This was obvious, right? Robert Englund as Freddy Kru(e)ger is pretty damn scary. And he’s at his scariest, I think, in the original A Nightmare on Elm Street (1984). Even with the damn studio ending stamped on at the end.
The movie’s opening sequence of Freddy making his knife-glove nearly perfectly establishes his character… he’s a monster (look at his actual hands, not just his weapon), smart, and incredibly evil. He glorifies in his evil. The first maniacal laugh during Tina’s initial nightmare confirms it all. The audience is in for a terrifying ride… I certainly was, and having to go down to the rather spooky basement of my building to fetch the laundry after the credits rolled was not appealing.
Anyway, after Tina’s initial nightmare, she asks her boyfriend and a few other friends to spend the night with her, since her mother is on a trip with one of her boyfriends. That night she is killed, and the boyfriend arrested for her murder. The nightmares descend upon the boyfriend and kill him in his cell, then turning to Nancy (Heather Langenkamp), the cop’s daughter, who was onto the fact that these nightmares were no coincidence. As they take her toll on her, she realizes that if she dies in one of her dreams, she will, like her friends, die in real life. Until she can find a way to defeat Freddy Kruger, the only thing to do is “don’t fall asleep.”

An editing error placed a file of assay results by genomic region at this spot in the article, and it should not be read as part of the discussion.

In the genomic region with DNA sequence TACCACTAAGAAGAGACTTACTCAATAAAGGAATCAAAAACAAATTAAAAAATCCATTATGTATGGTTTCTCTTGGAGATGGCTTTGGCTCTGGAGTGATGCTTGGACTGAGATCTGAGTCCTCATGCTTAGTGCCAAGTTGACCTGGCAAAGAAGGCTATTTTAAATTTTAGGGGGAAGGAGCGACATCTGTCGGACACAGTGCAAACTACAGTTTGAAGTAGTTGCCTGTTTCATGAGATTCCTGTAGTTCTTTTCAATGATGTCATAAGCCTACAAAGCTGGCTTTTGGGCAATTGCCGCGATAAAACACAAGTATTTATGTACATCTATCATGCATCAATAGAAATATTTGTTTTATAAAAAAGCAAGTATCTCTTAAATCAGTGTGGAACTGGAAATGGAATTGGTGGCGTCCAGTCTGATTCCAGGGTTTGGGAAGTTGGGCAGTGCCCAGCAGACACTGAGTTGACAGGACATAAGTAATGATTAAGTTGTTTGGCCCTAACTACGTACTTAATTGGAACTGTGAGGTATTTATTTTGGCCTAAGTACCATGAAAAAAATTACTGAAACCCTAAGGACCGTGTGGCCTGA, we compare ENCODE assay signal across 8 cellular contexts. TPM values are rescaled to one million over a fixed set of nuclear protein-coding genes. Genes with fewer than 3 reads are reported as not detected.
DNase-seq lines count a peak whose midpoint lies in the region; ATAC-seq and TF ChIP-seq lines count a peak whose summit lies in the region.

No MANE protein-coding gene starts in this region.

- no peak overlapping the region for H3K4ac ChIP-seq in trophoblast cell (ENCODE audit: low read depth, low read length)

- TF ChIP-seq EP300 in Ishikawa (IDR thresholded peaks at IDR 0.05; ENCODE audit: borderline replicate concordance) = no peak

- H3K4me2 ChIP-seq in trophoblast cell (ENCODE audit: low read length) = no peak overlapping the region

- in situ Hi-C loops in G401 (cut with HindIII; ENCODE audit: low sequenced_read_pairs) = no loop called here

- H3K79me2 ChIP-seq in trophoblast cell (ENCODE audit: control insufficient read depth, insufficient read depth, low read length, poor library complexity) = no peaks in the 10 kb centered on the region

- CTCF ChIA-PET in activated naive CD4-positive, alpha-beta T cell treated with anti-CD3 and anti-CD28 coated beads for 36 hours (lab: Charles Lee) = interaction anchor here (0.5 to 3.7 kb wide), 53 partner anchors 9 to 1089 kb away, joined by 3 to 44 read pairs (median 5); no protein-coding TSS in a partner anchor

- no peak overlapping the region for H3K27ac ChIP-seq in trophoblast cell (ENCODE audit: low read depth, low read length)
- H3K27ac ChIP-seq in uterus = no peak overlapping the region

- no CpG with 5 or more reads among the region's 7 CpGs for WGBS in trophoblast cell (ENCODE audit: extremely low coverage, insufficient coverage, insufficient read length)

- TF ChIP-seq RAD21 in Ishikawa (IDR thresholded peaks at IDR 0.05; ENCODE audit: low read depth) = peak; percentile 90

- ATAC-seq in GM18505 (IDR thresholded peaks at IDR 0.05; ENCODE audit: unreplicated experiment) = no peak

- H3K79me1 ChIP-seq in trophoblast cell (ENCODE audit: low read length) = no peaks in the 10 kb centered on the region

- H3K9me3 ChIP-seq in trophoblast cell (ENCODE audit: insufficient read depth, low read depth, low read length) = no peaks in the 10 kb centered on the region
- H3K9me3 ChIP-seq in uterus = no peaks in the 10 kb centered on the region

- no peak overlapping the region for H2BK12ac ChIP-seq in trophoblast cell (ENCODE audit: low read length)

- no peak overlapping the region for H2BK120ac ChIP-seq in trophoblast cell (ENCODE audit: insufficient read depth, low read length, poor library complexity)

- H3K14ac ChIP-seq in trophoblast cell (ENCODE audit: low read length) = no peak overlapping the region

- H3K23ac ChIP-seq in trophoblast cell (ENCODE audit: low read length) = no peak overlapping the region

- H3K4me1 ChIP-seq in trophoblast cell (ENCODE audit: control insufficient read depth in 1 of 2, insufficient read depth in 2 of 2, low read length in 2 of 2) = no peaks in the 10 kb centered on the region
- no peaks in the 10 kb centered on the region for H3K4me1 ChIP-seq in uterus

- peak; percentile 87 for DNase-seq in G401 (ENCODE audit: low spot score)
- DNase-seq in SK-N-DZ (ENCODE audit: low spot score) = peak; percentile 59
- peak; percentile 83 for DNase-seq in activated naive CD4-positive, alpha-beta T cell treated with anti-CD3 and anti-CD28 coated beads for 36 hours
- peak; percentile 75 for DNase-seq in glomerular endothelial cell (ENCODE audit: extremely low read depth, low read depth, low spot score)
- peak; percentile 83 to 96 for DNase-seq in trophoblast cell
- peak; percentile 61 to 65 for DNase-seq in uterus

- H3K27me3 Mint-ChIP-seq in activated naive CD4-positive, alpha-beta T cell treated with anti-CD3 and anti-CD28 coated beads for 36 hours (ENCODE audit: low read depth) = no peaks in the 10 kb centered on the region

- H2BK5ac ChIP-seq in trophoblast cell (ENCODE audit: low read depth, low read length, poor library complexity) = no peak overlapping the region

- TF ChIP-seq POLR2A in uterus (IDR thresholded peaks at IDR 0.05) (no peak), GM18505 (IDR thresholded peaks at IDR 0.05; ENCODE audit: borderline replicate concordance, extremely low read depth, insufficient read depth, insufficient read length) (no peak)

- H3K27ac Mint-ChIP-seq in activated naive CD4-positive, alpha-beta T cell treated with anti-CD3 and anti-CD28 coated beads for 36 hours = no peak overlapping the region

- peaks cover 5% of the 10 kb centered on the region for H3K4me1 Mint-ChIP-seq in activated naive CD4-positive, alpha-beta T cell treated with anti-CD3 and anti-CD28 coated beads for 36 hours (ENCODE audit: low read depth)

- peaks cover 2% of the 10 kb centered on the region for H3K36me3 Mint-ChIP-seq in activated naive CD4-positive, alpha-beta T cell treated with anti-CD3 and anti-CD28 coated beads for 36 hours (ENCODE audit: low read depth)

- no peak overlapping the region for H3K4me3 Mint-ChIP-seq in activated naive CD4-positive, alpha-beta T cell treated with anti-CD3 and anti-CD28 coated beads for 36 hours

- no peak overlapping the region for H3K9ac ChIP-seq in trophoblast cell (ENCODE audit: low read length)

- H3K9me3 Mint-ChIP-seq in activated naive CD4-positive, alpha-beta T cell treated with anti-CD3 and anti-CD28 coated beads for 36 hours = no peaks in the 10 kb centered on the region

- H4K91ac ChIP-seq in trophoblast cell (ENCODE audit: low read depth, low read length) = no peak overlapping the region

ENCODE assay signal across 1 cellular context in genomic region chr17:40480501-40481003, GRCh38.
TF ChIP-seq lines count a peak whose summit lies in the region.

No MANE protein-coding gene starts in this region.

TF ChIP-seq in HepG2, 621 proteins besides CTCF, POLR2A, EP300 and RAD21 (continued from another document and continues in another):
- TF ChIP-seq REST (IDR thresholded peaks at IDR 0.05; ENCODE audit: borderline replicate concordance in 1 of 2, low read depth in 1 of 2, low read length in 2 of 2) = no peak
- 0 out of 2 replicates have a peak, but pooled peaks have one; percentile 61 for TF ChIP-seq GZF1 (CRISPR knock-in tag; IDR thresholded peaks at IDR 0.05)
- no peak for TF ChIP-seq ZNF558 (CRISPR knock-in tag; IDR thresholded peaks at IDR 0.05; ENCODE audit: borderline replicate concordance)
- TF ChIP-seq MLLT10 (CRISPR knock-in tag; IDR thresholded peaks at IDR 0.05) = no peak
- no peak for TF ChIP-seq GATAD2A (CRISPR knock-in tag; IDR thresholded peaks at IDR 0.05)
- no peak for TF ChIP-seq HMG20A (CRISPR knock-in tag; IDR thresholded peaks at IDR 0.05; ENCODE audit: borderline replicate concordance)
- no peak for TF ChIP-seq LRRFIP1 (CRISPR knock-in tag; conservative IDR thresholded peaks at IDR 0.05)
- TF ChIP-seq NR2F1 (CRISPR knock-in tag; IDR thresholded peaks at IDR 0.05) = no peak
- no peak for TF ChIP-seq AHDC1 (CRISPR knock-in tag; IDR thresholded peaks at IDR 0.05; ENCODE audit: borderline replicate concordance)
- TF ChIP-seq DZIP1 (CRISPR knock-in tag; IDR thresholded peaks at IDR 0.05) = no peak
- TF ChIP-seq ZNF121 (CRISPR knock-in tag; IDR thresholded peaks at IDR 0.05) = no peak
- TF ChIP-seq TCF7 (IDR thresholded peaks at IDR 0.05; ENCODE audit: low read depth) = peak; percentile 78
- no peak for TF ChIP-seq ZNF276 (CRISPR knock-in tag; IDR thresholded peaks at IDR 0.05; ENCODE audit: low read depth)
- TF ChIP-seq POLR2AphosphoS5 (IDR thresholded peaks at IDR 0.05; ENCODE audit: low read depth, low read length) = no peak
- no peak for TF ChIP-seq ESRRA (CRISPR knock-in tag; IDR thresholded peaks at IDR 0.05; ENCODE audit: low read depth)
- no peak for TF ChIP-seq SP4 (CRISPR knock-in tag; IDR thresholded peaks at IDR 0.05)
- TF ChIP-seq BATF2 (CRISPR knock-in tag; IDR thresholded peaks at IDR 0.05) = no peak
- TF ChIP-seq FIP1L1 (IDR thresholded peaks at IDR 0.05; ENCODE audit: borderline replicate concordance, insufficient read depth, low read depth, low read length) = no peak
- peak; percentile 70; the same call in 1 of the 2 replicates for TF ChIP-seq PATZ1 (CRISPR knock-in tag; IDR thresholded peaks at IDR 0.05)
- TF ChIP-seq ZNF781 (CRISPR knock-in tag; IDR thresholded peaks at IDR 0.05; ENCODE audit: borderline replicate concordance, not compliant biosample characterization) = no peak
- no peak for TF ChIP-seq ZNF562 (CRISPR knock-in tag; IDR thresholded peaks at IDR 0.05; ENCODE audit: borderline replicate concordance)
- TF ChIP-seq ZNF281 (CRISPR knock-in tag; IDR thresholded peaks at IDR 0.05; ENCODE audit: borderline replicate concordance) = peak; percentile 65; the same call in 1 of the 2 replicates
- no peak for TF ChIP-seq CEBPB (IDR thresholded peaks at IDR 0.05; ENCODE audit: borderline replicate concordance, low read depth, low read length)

Now, before I go back to Englund, I have to give a nod to Wes Craven– not just for creating the scariest horror movie your humble friend and narrator has watched, but also for making the crucifix cliche work. If you look at the religious imagery in most horror movies, you’d think all the characters were Catholic, which is statistically unlikely, especially in the States and UK, but not impossible. Tina grabs her crucifix for comfort/protection after the first nightmare, but then the Greek chorus of girls playing jump rope add a new twist on the old cliche with the line, “Five, six get your crucifix/seven, eight better stay up late….”
Back to Englund. It takes rather a long time for the audience to get a gander at his face, that’s easy to forget, given all the overexposure the Kruger character has today, but before we actually we get to see him, we get a perfect sense of his personality and menace. Especially the menace. Every hiss, rasp, or scratch on the wall establishes his sick sense of humor, and his malice. And when you do see his face– it’s the stuff that nightmares are made of.